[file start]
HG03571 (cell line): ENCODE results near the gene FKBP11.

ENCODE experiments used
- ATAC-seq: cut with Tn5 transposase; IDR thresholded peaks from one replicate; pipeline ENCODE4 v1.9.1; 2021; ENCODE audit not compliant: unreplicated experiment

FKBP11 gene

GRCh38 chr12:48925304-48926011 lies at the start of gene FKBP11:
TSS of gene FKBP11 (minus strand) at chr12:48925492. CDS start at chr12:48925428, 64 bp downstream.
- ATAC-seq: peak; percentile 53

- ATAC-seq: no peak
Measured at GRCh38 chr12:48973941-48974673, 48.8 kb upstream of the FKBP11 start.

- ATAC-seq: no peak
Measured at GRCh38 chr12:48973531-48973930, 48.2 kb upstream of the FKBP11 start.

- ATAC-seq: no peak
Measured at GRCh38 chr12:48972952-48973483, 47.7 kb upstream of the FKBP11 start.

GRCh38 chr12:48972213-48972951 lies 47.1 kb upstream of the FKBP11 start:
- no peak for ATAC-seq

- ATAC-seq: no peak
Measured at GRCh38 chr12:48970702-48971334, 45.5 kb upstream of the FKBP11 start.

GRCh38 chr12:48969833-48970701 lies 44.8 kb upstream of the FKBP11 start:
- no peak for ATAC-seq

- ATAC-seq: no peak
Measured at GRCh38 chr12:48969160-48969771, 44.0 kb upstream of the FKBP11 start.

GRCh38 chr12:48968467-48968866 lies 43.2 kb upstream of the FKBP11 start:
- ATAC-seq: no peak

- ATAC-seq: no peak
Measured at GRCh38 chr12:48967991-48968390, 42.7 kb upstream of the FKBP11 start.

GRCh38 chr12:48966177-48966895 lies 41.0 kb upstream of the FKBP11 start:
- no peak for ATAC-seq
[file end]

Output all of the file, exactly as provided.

HG03571 (cell line): ENCODE results near the gene FKBP11.

ENCODE experiments used
- ATAC-seq: cut with Tn5 transposase; IDR thresholded peaks from one replicate; pipeline ENCODE4 v1.9.1; 2021; ENCODE audit not compliant: unreplicated experiment

FKBP11 gene

GRCh38 chr12:48925304-48926011 lies at the start of gene FKBP11:
TSS of gene FKBP11 (minus strand) at chr12:48925492. CDS start at chr12:48925428, 64 bp downstream.
- ATAC-seq: peak; percentile 53

- ATAC-seq: no peak
Measured at GRCh38 chr12:48973941-48974673, 48.8 kb upstream of the FKBP11 start.

- ATAC-seq: no peak
Measured at GRCh38 chr12:48973531-48973930, 48.2 kb upstream of the FKBP11 start.

- ATAC-seq: no peak
Measured at GRCh38 chr12:48972952-48973483, 47.7 kb upstream of the FKBP11 start.

GRCh38 chr12:48972213-48972951 lies 47.1 kb upstream of the FKBP11 start:
- no peak for ATAC-seq

- ATAC-seq: no peak
Measured at GRCh38 chr12:48970702-48971334, 45.5 kb upstream of the FKBP11 start.

GRCh38 chr12:48969833-48970701 lies 44.8 kb upstream of the FKBP11 start:
- no peak for ATAC-seq

- ATAC-seq: no peak
Measured at GRCh38 chr12:48969160-48969771, 44.0 kb upstream of the FKBP11 start.

GRCh38 chr12:48968467-48968866 lies 43.2 kb upstream of the FKBP11 start:
- ATAC-seq: no peak

- ATAC-seq: no peak
Measured at GRCh38 chr12:48967991-48968390, 42.7 kb upstream of the FKBP11 start.

GRCh38 chr12:48966177-48966895 lies 41.0 kb upstream of the FKBP11 start:
- no peak for ATAC-seq